After the various presentations, we went outside to the front of the building to dedicate a “peace pole.”  The “peace pole” movement was started in Japan by a Mr. Goi following the devastation of  WWII. The pole has the words” “May Peace Prevail on Earth” on its sides. This phrase the came to Mr. Goi when he was prayerfully meditating on what he needed to do. It is significant that in addition to English, the Korean Peace Pole has the phrase written in Japanese also. After a short dedication talk, all participants, including the children, placed some soil around the pole and then flowers were planted at its base. It is estimated that there are 200,000 peace poles around the world. Now there is one more!

A new peace pole

Following my sermon on Sunday morning, which was about “The Sower and the Seed,” I was surprised by another presentation. One of the senior members of the congregation came forward and through an interpreters stated that the congregation deeply appreciated the help it had received from the World Church.

In response, they wanted to present a financial gift to be used to help an “emerging congregation” somewhere else in the world. Once again, the spiritual cycle of grace, generosity, and grace is evident. If we could only catch this “generous” spirit throughout the whole church the missional reach of the church would know no bounds!

A gift from a member

The day’s activities concluded with two classes on peacemaking in Korea. The first was lead by a Korean Mennonite Minister who coordinates a restorative justice program (reconciliation between victim and offender) in Seoul. The second focused on Community of Christ identity, mission, and message.

Korea is much more “Christianized” than many other Asian nations.( For example, Japan is only 2% Christian.) However, the “brand” of Christianity in Korea is very conservative evangelical. The Community of Christ offers an alternative vision of the Christian faith that is more congruent with our understanding of the true essence and spirit of Jesus’ message, life, and ministry.

A class on peacemaking

 The final day (Monday) in Korea was a time for debriefing meetings with church staff, some sightseeing, and the arduous task of packing. While we were strolling near the ancient imperial palace at the center of Seoul, the peacefulness of the day was suddenly shattered by air raid sirens.

 All traffic stopped and pedestrians were supposed to head for shelters. The sirens mournfully wailed for an extended  time. I assumed it was only a drill, which happens frequently in Seoul, but I found myself peeking up in the sky to see if there were any tell-tale signs of missiles overhead.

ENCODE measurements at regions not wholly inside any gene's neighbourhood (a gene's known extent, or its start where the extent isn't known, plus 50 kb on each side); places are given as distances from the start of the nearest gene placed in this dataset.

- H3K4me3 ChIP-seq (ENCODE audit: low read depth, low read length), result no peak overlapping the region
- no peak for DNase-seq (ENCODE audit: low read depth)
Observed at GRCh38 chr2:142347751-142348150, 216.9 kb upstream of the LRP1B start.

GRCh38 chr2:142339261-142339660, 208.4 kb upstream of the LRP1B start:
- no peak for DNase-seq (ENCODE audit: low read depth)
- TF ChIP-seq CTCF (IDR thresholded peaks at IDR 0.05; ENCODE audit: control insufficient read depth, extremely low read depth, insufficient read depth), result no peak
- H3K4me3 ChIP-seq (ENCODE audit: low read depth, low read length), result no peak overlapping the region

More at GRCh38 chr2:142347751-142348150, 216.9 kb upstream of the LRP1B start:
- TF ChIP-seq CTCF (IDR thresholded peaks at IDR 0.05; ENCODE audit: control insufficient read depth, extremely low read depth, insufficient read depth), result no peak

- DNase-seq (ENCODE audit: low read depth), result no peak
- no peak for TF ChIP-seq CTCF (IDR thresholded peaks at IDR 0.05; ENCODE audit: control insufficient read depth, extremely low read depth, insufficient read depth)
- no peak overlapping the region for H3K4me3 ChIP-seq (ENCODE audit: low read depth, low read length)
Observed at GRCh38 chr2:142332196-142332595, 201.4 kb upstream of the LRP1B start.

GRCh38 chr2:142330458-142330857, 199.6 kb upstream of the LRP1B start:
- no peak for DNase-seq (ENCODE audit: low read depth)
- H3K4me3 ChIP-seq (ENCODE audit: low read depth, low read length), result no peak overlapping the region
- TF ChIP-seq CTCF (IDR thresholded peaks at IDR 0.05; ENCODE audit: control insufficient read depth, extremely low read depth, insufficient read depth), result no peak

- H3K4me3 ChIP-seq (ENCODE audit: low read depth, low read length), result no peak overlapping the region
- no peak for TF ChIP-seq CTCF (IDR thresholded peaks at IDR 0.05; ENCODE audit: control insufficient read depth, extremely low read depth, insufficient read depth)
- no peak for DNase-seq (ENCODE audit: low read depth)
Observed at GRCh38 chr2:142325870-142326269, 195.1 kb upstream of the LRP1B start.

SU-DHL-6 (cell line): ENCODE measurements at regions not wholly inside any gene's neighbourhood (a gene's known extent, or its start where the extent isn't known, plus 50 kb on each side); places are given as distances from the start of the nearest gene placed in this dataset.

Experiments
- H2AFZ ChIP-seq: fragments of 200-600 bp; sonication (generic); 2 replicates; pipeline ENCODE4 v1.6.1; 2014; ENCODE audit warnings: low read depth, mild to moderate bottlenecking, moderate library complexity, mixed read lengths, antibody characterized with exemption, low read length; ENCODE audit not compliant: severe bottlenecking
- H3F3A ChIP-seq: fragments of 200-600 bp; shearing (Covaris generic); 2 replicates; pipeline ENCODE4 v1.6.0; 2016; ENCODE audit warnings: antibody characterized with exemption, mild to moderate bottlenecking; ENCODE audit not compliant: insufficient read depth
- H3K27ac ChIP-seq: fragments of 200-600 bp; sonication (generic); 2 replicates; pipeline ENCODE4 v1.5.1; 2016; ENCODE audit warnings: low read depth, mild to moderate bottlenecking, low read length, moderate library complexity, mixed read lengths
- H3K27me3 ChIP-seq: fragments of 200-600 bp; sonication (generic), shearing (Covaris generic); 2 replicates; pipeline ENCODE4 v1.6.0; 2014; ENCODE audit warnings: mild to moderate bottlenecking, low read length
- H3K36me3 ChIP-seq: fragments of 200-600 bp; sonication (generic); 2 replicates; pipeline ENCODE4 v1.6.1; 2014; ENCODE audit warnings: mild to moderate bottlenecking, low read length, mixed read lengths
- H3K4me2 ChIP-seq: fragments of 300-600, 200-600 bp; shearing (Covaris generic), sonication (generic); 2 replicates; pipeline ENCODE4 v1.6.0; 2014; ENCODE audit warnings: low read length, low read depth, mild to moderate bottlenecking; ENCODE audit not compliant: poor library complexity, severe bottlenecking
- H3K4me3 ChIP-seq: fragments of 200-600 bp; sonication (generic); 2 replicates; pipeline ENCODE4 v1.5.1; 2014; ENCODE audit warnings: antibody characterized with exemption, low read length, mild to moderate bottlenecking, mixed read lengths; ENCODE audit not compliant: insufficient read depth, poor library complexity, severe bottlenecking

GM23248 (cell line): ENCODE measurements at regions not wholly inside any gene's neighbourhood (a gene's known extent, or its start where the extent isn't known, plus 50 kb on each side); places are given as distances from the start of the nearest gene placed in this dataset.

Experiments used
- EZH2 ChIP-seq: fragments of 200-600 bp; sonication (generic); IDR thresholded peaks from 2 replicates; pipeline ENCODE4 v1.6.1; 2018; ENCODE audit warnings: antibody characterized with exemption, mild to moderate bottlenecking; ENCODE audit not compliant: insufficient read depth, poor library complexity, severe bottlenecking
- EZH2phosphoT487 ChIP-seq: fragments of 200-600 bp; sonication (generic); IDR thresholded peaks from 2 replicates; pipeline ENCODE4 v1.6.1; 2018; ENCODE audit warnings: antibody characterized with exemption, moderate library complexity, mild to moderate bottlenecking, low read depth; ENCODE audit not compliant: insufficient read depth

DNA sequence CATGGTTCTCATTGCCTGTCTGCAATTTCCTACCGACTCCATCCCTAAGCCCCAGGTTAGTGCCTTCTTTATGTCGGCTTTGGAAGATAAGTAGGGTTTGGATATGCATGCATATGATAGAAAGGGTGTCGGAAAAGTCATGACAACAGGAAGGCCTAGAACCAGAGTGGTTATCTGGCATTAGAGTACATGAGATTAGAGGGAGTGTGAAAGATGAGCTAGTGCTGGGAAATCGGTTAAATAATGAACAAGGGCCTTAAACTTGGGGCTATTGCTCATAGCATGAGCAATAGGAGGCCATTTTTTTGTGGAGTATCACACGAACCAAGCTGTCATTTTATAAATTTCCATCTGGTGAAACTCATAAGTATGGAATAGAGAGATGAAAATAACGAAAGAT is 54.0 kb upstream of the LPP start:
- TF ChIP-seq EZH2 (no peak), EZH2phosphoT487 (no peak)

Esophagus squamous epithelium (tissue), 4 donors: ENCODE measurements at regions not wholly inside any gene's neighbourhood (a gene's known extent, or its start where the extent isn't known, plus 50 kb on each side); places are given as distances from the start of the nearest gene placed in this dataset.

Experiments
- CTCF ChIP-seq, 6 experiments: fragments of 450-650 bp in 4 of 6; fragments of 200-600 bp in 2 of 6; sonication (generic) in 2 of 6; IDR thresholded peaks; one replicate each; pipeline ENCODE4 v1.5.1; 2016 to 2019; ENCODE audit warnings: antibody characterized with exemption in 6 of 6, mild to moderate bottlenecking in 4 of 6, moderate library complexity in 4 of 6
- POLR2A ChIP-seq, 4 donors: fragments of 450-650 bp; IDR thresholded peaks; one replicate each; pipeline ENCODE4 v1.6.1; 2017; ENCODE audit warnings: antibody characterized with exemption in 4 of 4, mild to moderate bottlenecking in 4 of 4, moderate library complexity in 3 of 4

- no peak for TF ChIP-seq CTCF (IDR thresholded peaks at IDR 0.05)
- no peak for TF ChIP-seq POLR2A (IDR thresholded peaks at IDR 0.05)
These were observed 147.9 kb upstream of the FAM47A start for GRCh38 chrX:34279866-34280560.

A view from the palace

Tomorrow, we head home via a series of marathon flights from Seoul, to Tokyo, to San Francisco, to Kansas City. I find myself longing for my children and granddaughter, Bailey, who, my daughter writes, has been crying for her grandma and grandpa. Being gone is always worth the coming home!

Hiroshima: From Horror to Hope (Part II)

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Steve: The second day in Hiroshima we met with an A-bomb survivor. She said that it had been difficult to talk about her experiences over the years, but about ten years ago her grandchildren urged her to share her recollections with them and others. 

A survivor tells her story

On the day the bomb was dropped, she was 14 years old and working in a factory about 2.5 kilometers from the hypocenter (ground zero) of the  blast. She recounted seeing a bright blue flash, diving under her work table, hearing and feeling the blast concussion, and then working her way out from under  rubble. She walked outside and saw buildings and hillsides on fire. She described a “black rain” that fell later, extinguishing the fires and coating everything with an oily film. Some people were so thirsty, they opened their mouths to the sky to catch the drops of “black rain.” Later it was discovered that the “black rain” contained radiated particles. She said that all of the surviving cows stopped making milk that day.